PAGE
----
Ballot Analysis Process
Article V, Section 1 (7.5), Colorado Constitution, and Section 1-40-124.5, Colorado Revised Statutes, require the Legislative Council Staff to prepare a ballot information booklet prior to each election in which a statewide issue appears on the ballot. The booklet's purpose is to provide voters with the text, title, and a fair and impartial analysis of each initiated or referred constitutional amendment, law, or question on the ballot. The analysis must include a summary of the measure, the major arguments both for and against the measure, and a brief fiscal assessment of the measure. The analysis may also include any other information that will help voters understand the measure's purpose and effect. Any person may file written comments for Legislative Council Staff to consider during the preparation of an analysis. The staff considers all comments and/or proposed amendments submitted on or before the established deadlines, but uses its discretion when incorporating changes to an analysis.
Process of Writing the Ballot Information Booklet
The ballot information booklet preparation involves writing and distributing multiple drafts of each analysis for public comment. The process culminates in a public hearing on each analysis before a legislative committee, the Legislative Council, in late August or early September. This memorandum describes the steps for soliciting public comment, the process for writing and distributing each analysis, and the issues the staff considers when writing an analysis and evaluating public comments. Please note that electronic communication is the primary method of transmitting information throughout the process. All information for each measure—drafts of analyses, the staff writing team, deadlines, and the text of the measure—is posted on the web at:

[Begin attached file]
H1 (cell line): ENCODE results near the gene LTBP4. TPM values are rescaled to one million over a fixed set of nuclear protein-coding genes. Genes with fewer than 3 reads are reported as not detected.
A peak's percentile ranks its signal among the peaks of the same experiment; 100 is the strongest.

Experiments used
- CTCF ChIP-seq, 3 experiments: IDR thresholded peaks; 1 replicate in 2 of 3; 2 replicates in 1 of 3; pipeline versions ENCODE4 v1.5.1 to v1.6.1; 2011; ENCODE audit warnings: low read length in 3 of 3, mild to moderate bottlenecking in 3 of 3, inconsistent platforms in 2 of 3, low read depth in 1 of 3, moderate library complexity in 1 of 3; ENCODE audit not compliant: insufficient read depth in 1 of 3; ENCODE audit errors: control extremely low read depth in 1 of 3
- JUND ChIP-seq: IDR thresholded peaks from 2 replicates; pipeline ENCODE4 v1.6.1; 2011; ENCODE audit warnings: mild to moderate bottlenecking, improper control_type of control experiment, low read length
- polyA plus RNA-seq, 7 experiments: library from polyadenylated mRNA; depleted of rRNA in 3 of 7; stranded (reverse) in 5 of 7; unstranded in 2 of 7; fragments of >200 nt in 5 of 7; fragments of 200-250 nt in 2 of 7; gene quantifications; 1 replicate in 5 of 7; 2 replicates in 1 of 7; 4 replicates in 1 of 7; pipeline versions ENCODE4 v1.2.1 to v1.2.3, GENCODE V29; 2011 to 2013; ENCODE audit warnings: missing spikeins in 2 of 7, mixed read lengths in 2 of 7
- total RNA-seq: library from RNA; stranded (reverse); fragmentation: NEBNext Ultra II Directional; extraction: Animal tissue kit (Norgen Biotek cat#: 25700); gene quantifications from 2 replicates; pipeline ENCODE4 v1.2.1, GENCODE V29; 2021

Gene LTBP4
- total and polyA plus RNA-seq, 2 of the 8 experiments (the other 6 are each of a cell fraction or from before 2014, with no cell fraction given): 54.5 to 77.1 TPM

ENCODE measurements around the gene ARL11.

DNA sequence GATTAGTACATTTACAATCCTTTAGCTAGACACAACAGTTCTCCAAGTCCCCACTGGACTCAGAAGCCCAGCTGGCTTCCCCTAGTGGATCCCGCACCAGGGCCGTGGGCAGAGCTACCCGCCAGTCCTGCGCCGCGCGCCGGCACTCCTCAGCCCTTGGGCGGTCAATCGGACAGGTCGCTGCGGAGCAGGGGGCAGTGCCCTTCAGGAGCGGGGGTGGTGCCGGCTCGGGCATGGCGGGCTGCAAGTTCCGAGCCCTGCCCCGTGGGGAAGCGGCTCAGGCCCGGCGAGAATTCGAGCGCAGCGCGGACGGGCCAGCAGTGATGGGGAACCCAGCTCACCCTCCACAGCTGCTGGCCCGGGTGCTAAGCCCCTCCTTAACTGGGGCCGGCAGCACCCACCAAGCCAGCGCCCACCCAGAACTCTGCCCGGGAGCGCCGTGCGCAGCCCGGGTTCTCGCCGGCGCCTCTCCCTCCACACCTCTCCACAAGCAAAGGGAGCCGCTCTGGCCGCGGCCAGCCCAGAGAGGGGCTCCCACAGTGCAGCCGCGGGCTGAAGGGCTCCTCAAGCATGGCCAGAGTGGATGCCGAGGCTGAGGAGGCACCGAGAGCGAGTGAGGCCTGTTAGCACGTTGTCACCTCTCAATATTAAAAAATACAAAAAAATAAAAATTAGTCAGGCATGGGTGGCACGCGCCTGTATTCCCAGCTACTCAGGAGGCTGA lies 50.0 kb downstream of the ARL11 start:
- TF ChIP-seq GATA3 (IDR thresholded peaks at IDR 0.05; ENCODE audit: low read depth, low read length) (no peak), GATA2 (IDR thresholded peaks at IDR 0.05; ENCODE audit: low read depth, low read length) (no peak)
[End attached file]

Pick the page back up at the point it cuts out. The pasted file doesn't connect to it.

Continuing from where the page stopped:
Soliciting Public Comment
A mailing list is established for each measure when an analysis is drafted. To create the mailing list, staff compiles a list of potentially interested persons, including the proponents, opponents, and individuals or organizations who might be affected by the measure or who are knowledgeable about the subject matter. The staff contacts all of these individuals via email and asks that anyone wanting to receive the drafts of the analysis reply to the staff email in the affirmative. Individuals may also ask to be included on the mailing list by calling the office at 303-866-3521, contacting a member of the staff team that is assigned to a particular analysis, or emailing the office at firstname.lastname@example.org.
Everyone electing to remain on or be added to the mailing list for a particular ballot measure receives a copy of subsequent drafts of the analysis and has the opportunity to comment on these drafts throughout the process. Once a draft is complete, it is emailed and placed on the internet, allowing comments by any interested person. By law, all comments submitted to Legislative Council Staff must include the name of the person(s) submitting the comment and the name of the organization the person(s) represents or is affiliated with for purposes of making the comments. Legislative Council Staff also requires a phone number, and, if available, an email address. The mailing lists and all comments become public information upon release of the next draft.